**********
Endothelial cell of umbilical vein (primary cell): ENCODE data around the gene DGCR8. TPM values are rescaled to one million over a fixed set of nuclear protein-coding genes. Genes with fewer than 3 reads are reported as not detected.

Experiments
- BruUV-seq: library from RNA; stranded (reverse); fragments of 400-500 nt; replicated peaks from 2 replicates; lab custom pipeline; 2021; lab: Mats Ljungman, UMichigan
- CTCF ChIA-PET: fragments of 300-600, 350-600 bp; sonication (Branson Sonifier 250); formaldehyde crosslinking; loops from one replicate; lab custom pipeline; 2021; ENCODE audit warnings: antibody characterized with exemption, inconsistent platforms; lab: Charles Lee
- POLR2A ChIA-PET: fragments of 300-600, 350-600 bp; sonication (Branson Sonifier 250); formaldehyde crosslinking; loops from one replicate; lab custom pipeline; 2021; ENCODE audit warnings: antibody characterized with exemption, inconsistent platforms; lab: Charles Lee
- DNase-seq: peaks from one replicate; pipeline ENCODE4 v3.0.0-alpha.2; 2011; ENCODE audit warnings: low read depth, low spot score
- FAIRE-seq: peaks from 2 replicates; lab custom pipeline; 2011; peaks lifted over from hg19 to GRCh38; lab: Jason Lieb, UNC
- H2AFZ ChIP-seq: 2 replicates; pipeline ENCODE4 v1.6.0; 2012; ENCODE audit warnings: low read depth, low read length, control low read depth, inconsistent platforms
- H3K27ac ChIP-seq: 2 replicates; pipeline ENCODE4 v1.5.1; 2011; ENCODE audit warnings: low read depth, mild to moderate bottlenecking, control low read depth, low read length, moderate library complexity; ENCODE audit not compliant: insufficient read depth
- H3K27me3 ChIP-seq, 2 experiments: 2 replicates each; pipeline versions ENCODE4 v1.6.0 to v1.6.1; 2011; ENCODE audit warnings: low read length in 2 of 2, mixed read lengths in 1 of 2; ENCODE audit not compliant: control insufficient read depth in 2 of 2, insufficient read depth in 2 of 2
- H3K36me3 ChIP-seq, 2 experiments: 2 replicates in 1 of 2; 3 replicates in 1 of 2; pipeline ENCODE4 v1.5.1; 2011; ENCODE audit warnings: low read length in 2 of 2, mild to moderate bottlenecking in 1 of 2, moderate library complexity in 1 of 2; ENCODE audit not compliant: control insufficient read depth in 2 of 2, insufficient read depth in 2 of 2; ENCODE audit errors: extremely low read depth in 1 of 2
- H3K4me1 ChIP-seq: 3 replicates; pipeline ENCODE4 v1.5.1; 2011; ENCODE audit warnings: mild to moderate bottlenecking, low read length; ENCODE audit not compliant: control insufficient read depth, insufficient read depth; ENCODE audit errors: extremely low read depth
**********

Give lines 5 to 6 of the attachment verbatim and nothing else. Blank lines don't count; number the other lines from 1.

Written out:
- POLR2A ChIA-PET: fragments of 300-600, 350-600 bp; sonication (Branson Sonifier 250); formaldehyde crosslinking; loops from one replicate; lab custom pipeline; 2021; ENCODE audit warnings: antibody characterized with exemption, inconsistent platforms; lab: Charles Lee
- DNase-seq: peaks from one replicate; pipeline ENCODE4 v3.0.0-alpha.2; 2011; ENCODE audit warnings: low read depth, low spot score